Out on to the Clonee Road and north towards the canal. Over the humpback bridge and down on to the towpath. The digger that was here a few weeks ago seems to have completed its task, which was to clear out the drainage ditch to the right of the towpath, and also ‘tidy up’ the swims along the canal itself. The ditch did need some attention, I admit, but the swims (also known as ‘pegs’ in the coarse fishing fraternity) are the regular gaps in the reeds that allow anglers to fish reasonably unobstructed. I suspect there are numerous instances up and down the country, post-Covid, where local authorities are catching up with a little maintenance. In this instance, the ‘fix’ is quite brutal and ugly, but no doubt there are those that will argue that it all needed doing. I would have left well-enough alone. Which is why I will never be offered a job in the local council in the ‘tidying up’ department.
The bridges came and went, and although everything felt quite sluggish, the pace improved a little, and by mile four, it was up to about 5.30km, or 8.50 minutes per mile. Off the required 8.30 pace as dictated by the programme. But hey, this was a morning to stick it to the man!
I did manage to do a negative split for my half-marathon, which is to say, when I stopped at the turnaround point to come home the same route, I kept the pace close to or under 8.35, so nearly on point, once the threats of mutiny had subsided during the earlier stages of the run. All told, the half was about 1.55, and generally any time under two hours for that distance is a decent day’s work.
Next week will not get any easier, which is curious and disconcerting in equal measure. Typically, these periodised training programmes see you build steadily for three weeks, followed by a small drop in productivity in week four before you build again. This 3+1 system is common to many such running plans, and many marathoners are familiar with them. So much so, in fact, that I am more than a little curious why THIS programme eschews such a well-worn system.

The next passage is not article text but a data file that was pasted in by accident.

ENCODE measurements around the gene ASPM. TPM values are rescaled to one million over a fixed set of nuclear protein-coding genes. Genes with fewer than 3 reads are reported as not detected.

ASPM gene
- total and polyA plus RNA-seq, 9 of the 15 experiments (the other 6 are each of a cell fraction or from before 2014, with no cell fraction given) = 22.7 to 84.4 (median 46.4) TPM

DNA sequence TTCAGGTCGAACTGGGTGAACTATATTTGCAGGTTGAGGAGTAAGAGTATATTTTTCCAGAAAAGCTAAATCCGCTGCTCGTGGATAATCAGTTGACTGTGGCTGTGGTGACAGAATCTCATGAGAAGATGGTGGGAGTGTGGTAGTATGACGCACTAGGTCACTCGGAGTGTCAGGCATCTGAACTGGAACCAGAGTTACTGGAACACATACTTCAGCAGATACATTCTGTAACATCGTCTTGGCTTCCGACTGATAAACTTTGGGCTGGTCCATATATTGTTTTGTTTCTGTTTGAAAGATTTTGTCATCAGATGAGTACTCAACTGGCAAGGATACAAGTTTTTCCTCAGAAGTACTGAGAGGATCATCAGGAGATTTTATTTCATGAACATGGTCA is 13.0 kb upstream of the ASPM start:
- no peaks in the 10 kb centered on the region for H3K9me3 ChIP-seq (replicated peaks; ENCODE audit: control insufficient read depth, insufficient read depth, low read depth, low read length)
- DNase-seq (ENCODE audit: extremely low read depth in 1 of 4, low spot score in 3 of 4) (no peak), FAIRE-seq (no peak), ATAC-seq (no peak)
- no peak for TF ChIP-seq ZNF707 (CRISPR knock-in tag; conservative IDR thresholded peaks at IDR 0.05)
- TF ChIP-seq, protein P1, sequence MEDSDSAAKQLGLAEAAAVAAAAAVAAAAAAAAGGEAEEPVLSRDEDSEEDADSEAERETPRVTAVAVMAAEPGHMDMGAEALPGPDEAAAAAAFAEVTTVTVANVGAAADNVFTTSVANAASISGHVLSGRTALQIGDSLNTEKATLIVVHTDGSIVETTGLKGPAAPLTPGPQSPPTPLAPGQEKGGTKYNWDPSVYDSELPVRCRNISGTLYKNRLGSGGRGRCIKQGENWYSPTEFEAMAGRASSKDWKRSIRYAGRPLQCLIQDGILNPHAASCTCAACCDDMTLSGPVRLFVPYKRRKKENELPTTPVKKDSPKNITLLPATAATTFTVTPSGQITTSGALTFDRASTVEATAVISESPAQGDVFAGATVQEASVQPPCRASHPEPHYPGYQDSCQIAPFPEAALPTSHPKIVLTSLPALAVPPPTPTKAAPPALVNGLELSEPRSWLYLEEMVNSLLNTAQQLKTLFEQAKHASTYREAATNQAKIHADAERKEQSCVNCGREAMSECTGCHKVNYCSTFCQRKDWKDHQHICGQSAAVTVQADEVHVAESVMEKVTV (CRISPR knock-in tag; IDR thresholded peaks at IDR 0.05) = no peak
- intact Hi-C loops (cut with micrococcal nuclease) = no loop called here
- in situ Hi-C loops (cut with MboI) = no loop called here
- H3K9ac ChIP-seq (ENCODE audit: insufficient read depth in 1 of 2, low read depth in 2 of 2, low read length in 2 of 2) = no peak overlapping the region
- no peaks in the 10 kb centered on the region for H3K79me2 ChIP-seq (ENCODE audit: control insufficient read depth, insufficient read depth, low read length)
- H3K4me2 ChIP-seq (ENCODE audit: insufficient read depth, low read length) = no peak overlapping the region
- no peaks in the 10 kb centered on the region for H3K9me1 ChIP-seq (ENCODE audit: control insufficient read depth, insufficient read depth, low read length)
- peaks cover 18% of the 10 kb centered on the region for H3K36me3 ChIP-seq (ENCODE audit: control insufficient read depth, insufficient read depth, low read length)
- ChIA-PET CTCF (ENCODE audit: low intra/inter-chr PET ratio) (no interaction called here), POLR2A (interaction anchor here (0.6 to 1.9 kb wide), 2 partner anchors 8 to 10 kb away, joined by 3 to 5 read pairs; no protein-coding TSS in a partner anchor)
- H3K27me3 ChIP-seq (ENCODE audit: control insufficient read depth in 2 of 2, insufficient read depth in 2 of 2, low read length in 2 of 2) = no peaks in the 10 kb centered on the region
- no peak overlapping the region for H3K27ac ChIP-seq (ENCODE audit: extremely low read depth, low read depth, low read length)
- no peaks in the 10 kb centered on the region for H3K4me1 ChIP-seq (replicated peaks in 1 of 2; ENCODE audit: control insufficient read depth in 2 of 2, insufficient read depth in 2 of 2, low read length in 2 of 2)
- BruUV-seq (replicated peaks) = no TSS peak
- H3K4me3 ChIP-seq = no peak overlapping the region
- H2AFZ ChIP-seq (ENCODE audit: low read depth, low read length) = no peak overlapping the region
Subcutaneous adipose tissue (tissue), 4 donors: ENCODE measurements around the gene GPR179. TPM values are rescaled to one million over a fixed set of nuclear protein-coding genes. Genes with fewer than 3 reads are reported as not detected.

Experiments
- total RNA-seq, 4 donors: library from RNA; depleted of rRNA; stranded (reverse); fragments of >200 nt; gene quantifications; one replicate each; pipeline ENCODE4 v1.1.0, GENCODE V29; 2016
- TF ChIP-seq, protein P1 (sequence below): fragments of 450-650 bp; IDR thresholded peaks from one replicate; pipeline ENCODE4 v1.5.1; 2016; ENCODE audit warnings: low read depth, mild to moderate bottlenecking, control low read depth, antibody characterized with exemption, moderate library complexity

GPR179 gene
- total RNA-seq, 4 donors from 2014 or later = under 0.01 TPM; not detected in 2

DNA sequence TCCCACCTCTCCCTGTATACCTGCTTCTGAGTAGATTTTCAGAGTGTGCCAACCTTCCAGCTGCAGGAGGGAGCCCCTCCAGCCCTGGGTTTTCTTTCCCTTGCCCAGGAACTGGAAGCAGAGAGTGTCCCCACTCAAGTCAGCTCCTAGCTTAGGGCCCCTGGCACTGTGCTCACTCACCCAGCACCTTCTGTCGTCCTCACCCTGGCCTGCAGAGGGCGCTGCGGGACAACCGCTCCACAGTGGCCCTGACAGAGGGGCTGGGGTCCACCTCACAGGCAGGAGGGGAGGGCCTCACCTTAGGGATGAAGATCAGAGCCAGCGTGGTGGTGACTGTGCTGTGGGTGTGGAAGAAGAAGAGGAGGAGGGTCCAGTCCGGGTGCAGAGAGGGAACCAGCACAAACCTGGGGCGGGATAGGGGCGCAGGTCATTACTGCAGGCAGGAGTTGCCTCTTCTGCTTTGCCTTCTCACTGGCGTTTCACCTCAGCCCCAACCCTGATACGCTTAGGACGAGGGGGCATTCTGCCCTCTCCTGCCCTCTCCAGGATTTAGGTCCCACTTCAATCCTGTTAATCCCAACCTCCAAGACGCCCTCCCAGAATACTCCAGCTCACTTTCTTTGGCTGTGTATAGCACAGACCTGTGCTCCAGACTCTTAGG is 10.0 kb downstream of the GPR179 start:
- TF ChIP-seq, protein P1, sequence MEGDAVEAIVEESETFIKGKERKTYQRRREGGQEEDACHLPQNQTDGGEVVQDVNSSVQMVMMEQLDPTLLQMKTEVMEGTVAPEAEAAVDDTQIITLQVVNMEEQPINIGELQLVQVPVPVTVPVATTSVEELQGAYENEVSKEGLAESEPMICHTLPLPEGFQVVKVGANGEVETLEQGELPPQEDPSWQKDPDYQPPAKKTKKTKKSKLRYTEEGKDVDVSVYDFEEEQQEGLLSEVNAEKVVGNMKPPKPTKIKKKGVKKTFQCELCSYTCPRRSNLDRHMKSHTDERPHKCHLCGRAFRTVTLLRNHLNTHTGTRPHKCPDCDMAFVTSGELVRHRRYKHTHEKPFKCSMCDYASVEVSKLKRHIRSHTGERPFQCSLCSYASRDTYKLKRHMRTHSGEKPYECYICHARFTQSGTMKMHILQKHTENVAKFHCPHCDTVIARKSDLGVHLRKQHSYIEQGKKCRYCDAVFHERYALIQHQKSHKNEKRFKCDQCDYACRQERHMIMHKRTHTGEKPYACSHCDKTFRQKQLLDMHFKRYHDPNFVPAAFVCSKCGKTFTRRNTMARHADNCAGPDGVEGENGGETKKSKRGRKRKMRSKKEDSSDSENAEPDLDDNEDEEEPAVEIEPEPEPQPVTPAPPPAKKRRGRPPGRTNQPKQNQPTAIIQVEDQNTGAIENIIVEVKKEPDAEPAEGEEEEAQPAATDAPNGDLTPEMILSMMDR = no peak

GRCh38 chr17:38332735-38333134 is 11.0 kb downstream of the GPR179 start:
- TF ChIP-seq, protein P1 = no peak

I’d write to the makers, but I’m too busy running.
In other news, we did a little dog-sitting during the week with a greyhound that we met online. That sounds a little odd, I admit, but it is what it is 😉
I took my Mum over to renew her driving licence on Friday. This was another ‘victim of Covid’ situation, and as with most things of a bureaucratic nature, I can’t be arsed outlining why this is the case. Trust me on this one. It was a longish drive over to a soulless building (which is perhaps unfair, as buildings generally don’t have souls, per se, but these monolithic blocks do little to inspire, unless it’s to inspire you to never set foot in them again). Hence, the usual option to do much of this stuff online these days. But of course, every now and again, you have to interface in very real terms with the state, and that usually means yet another soulless building. Bless. Anyway, I mention all of this because a sign caught my eye as we waited our turn. When I say it ‘caught my eye’, what I really mean is that it leapt off the wall and skewered my eyeball to the back of my skull. Viewers of a sensitive nature might want to look away now…
I love that someone sat down at a computer, typed this out, then printed it, looked at it (possibly), and said, yep, that’s grand. And then stuck it up on the wall. In public. Oh, to have such confidence.
The other item that grabbed my attention, but for more deliberate comedic reasons, was this tweet. I suppose you might need a basic grounding in Twitter humour, plus a basic grasp of the drag community. Maybe not. Maybe it’s obvious. Anyway, here it is. I was tickled.
Safe, enjoyable and productive running out there, lovely people!